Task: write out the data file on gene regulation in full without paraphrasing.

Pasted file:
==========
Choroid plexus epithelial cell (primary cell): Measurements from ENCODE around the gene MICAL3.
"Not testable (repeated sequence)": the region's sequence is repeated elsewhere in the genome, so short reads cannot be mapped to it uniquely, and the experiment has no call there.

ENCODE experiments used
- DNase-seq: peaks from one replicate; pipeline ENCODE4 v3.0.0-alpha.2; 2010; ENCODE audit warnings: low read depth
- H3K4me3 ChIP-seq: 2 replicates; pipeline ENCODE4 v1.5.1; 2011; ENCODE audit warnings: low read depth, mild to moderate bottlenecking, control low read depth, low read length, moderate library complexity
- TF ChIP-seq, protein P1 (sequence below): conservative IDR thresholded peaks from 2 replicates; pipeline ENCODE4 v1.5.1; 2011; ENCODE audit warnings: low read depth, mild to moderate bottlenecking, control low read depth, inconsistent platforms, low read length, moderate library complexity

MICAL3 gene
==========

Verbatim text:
Choroid plexus epithelial cell (primary cell): Measurements from ENCODE around the gene MICAL3.
"Not testable (repeated sequence)": the region's sequence is repeated elsewhere in the genome, so short reads cannot be mapped to it uniquely, and the experiment has no call there.

ENCODE experiments used
- DNase-seq: peaks from one replicate; pipeline ENCODE4 v3.0.0-alpha.2; 2010; ENCODE audit warnings: low read depth
- H3K4me3 ChIP-seq: 2 replicates; pipeline ENCODE4 v1.5.1; 2011; ENCODE audit warnings: low read depth, mild to moderate bottlenecking, control low read depth, low read length, moderate library complexity
- TF ChIP-seq, protein P1 (sequence below): conservative IDR thresholded peaks from 2 replicates; pipeline ENCODE4 v1.5.1; 2011; ENCODE audit warnings: low read depth, mild to moderate bottlenecking, control low read depth, inconsistent platforms, low read length, moderate library complexity

MICAL3 gene